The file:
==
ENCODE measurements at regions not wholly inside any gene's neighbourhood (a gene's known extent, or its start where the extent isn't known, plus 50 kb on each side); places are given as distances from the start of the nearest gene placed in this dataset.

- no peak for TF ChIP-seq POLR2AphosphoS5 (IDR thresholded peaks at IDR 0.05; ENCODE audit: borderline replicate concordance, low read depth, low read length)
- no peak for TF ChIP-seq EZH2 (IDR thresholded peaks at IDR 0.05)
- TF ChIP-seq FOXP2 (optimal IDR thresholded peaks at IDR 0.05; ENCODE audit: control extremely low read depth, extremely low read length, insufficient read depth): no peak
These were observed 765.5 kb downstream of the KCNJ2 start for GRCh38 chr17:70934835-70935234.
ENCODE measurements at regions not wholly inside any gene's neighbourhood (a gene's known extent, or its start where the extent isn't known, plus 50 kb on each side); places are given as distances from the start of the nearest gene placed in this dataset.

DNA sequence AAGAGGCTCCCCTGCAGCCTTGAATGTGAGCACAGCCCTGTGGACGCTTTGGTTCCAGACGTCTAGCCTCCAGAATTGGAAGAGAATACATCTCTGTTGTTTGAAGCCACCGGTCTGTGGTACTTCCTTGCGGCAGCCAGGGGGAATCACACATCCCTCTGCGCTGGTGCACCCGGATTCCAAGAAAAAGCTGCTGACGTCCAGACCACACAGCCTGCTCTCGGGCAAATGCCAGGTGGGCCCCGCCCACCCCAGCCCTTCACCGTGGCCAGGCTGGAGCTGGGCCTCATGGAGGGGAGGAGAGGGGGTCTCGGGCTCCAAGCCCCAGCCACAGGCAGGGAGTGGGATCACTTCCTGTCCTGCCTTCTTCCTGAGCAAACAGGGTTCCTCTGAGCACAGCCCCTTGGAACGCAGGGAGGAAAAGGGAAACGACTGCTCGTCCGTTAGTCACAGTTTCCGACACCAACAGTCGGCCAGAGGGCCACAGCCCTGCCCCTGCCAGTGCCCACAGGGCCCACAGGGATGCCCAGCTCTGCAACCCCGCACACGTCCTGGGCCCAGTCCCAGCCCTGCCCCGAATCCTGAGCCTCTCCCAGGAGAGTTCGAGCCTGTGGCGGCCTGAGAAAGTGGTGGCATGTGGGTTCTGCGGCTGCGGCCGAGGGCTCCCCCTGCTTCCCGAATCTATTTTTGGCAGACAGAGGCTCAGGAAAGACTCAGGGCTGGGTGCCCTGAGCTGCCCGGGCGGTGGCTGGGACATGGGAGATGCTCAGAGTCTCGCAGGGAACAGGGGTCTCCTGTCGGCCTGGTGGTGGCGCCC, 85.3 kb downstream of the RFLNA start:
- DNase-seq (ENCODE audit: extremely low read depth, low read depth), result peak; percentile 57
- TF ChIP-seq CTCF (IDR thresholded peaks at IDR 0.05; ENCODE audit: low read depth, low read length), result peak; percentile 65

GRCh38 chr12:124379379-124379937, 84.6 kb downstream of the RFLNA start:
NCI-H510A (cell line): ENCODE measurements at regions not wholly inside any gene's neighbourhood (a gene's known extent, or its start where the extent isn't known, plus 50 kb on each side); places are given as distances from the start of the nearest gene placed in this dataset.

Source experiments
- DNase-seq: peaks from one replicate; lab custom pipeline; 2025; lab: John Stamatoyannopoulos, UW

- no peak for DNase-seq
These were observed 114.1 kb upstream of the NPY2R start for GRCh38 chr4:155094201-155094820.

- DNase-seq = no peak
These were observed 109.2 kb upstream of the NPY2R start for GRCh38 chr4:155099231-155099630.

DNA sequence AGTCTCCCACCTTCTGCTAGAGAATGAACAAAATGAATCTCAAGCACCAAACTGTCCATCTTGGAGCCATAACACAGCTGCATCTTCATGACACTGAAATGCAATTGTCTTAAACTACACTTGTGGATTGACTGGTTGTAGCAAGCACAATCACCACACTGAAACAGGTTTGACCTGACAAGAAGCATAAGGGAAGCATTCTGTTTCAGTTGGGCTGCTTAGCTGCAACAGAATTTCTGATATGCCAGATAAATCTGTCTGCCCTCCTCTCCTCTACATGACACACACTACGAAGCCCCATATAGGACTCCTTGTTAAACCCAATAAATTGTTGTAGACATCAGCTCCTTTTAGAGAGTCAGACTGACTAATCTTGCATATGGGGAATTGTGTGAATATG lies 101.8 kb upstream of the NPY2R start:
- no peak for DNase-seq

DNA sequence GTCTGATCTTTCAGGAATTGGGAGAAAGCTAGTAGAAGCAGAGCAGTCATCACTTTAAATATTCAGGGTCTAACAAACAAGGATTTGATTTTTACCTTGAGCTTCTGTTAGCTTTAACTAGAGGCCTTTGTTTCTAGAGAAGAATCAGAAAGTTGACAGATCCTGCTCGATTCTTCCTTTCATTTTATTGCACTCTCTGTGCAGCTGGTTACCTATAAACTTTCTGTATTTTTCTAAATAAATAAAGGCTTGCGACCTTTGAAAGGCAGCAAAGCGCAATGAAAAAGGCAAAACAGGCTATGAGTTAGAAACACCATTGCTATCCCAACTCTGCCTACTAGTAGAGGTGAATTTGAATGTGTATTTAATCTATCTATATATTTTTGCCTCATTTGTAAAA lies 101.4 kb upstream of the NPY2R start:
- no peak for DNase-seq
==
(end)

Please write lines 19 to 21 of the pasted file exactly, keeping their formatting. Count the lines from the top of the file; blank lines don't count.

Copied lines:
- no peak for DNase-seq

DNA sequence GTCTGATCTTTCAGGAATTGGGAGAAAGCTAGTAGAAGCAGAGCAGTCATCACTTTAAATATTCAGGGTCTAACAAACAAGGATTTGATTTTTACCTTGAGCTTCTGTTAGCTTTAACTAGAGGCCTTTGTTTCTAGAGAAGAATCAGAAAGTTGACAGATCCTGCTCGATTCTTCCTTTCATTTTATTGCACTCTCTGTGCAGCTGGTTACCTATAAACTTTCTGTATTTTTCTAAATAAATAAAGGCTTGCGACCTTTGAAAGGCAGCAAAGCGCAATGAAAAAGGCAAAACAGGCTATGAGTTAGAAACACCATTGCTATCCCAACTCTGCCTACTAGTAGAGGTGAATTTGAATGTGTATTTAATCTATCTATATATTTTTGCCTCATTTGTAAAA lies 101.4 kb upstream of the NPY2R start:
- no peak for DNase-seq